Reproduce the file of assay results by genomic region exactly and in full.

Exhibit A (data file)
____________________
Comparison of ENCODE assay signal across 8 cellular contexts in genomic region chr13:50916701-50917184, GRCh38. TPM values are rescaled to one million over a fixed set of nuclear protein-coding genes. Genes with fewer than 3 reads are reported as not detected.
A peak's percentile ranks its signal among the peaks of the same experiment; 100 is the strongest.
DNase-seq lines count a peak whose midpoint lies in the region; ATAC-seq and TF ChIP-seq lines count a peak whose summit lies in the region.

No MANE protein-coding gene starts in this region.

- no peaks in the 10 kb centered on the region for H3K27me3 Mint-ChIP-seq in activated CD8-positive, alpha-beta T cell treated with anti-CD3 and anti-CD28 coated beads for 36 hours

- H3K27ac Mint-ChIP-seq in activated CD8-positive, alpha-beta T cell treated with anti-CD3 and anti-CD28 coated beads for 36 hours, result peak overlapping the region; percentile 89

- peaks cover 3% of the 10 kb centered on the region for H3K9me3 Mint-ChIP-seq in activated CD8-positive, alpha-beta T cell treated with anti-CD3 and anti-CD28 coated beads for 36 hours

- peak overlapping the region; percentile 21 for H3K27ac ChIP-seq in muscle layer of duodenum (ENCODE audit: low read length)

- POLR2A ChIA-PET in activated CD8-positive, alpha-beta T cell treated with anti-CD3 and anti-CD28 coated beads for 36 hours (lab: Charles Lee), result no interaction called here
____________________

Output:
Comparison of ENCODE assay signal across 8 cellular contexts in genomic region chr13:50916701-50917184, GRCh38. TPM values are rescaled to one million over a fixed set of nuclear protein-coding genes. Genes with fewer than 3 reads are reported as not detected.
A peak's percentile ranks its signal among the peaks of the same experiment; 100 is the strongest.
DNase-seq lines count a peak whose midpoint lies in the region; ATAC-seq and TF ChIP-seq lines count a peak whose summit lies in the region.

No MANE protein-coding gene starts in this region.

- no peaks in the 10 kb centered on the region for H3K27me3 Mint-ChIP-seq in activated CD8-positive, alpha-beta T cell treated with anti-CD3 and anti-CD28 coated beads for 36 hours

- H3K27ac Mint-ChIP-seq in activated CD8-positive, alpha-beta T cell treated with anti-CD3 and anti-CD28 coated beads for 36 hours, result peak overlapping the region; percentile 89

- peaks cover 3% of the 10 kb centered on the region for H3K9me3 Mint-ChIP-seq in activated CD8-positive, alpha-beta T cell treated with anti-CD3 and anti-CD28 coated beads for 36 hours

- peak overlapping the region; percentile 21 for H3K27ac ChIP-seq in muscle layer of duodenum (ENCODE audit: low read length)

- POLR2A ChIA-PET in activated CD8-positive, alpha-beta T cell treated with anti-CD3 and anti-CD28 coated beads for 36 hours (lab: Charles Lee), result no interaction called here